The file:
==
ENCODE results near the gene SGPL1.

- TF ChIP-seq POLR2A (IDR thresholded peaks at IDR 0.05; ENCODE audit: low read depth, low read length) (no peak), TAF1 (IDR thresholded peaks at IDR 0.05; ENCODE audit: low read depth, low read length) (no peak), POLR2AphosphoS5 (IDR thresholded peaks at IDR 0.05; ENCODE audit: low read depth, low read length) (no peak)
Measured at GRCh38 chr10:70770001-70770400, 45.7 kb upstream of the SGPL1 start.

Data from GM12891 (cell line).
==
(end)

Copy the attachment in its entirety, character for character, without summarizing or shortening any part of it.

ENCODE results near the gene SGPL1.

- TF ChIP-seq POLR2A (IDR thresholded peaks at IDR 0.05; ENCODE audit: low read depth, low read length) (no peak), TAF1 (IDR thresholded peaks at IDR 0.05; ENCODE audit: low read depth, low read length) (no peak), POLR2AphosphoS5 (IDR thresholded peaks at IDR 0.05; ENCODE audit: low read depth, low read length) (no peak)
Measured at GRCh38 chr10:70770001-70770400, 45.7 kb upstream of the SGPL1 start.

Data from GM12891 (cell line).